This article shows you how to host a WordPress website on AWS using Amazon Lightsail. AWS offers multiple ways of running applications. One of the most versatile services is Amazon Elastic Compute Cloud (EC2), where you can create virtual machines. The thing about EC2 is they may be overwhelming for simple use cases. For common use cases such as creating a basic virtual machine and starting a WordPress website, you might want to have a simpler alternative. Amazon Lightsail is intended to simplify achieving such basic goals.

In this post, we will look into creating a new WordPress website with Amazon Lightsail.

What is Amazon Lightsail?

AWS services are generally like LEGO bricks. You can mix and match them to build complex infrastructure. This comes at a cost, though. Sometimes, you need a pre-packaged simple solution to achieve a simple task. Some hosting providers offer virtual private servers (VPS) with one-click application deployments, such as Linode and Digital Ocean. Amazon Lightsail is AWS’s solution offered to this market.

It was announced in 2016. Unlike an EC2 instance, you don’t select individual components of a server. You rather select a pricing plan which includes a pre-packaged server with a configuration proportional to the pricing. This alone simplifies many tasks that might be daunting to people who are not tech-savvy and just want to get a site up and running as fast as possible.

Without further ado, let’s take a look at how Lightsail works.

Getting Started

When you visit Amazon Lightsail Dashboard first thing you notice is that it’s quite different from a regular AWS service:

Amazon Lightsail dashboard

It might take some time to get used to this UI but fortunately, it’s quite intuitive so getting everything set up should not be too much of a hassle.

Let’s get started with our WordPress site:

  1. In the dashboard, click Create Instance button in the middle of the screen.
Create instance button
  1. The first thing you need to do is to approve or change the Instance location. The closest region to your location is pre-selected.
Change the availability zone button

When choosing the instance location, be mindful of your target audience. Being close to your users will reduce the network latency and will make a better experience for your users.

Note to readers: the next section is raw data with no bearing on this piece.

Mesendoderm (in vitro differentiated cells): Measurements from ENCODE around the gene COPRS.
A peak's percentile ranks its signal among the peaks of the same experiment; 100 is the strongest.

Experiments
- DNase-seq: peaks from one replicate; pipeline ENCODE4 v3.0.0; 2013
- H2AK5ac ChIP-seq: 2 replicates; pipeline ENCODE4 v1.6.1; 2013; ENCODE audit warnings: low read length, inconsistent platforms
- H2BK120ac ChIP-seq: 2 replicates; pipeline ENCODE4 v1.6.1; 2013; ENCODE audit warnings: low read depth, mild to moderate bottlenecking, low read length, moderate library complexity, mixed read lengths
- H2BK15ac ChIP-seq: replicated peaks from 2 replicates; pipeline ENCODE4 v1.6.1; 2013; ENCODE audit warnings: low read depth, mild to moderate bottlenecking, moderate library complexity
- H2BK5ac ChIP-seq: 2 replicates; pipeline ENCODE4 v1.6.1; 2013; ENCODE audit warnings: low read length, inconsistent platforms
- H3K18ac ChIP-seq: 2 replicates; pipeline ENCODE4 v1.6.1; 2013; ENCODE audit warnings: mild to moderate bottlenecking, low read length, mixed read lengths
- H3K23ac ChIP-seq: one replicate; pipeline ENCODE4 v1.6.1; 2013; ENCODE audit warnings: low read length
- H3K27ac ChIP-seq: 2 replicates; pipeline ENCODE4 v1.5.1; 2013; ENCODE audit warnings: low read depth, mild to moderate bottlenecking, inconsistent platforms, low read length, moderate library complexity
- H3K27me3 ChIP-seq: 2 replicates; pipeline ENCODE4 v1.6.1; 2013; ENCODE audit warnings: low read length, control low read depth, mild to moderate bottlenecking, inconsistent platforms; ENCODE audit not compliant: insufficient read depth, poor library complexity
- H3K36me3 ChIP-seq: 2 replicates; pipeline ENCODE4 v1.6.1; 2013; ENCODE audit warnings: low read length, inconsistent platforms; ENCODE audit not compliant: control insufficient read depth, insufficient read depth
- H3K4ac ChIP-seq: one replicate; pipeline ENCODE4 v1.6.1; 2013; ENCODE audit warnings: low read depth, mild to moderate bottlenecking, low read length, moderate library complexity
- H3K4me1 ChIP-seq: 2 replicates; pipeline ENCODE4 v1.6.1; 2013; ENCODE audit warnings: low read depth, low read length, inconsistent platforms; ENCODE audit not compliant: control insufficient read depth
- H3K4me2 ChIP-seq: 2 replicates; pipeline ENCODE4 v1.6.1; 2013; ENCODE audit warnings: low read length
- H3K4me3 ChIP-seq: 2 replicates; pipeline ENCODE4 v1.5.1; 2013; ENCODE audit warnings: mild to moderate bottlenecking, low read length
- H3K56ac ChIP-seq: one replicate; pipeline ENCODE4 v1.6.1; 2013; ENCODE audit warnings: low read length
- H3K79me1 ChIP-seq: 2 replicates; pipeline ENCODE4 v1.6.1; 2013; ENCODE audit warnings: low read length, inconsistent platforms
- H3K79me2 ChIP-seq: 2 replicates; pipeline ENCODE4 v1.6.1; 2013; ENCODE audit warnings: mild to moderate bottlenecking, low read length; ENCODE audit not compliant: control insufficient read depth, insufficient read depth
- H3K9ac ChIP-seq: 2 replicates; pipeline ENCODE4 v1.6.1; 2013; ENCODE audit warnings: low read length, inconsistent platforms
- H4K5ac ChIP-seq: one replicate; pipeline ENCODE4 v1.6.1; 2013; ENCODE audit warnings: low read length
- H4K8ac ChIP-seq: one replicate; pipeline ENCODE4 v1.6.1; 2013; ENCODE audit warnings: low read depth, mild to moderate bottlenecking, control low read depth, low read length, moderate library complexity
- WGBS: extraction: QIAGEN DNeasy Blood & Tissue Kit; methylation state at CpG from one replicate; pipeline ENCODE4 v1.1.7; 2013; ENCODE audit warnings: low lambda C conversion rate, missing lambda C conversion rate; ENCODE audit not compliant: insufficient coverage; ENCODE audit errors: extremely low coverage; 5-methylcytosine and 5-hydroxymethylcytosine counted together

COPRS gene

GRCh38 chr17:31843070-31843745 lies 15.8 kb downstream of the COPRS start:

Select availability zone
  1. Next, you pick your operating system image.
Select operating system image

In terms of price and performance, I’d strongly recommend choosing Linux/Unix as your platform, which we’ll be selecting in this article.

  1. Now it’s time to select WordPress, which is already the first item on the list and selected. WordPress is such a popular application that it’s always the first in such lists.
Quick Trivia

According to WordPress’s official site, WordPress is used by 43% of all websites on the Internet.

If you intend to host multiple websites, you can also choose WordPress Multisite option, the second option in the list.

Select application
  1. Now it’s time to select the pricing plan. You don’t have to worry about the little details fo the instance. You just pick the plan closest to your budget.
Select instance plan

At the time of this writing, the first 3 months of the first 3 plans ($3.5, $5 and $10 plans) were free. This is a good opportunity to try out a new WordPress website for free and make a decision about going forward afterwards.

In this article, we are going to proceed with the $5 plan.

Select the $5 plan option

  1. Give your instance a unique and memorable name to identify your website
Change instance name
  1. Click Create Instance button at the bottom of the screen. You should be redirected to the instances dashboard and view the instance’s status.
New instance status

In about 2-3 minutes, the instance should be up and running:

New instance running
  1. Test installation. Visit the IP address allocated to your website, and you should see a default WordPress installation: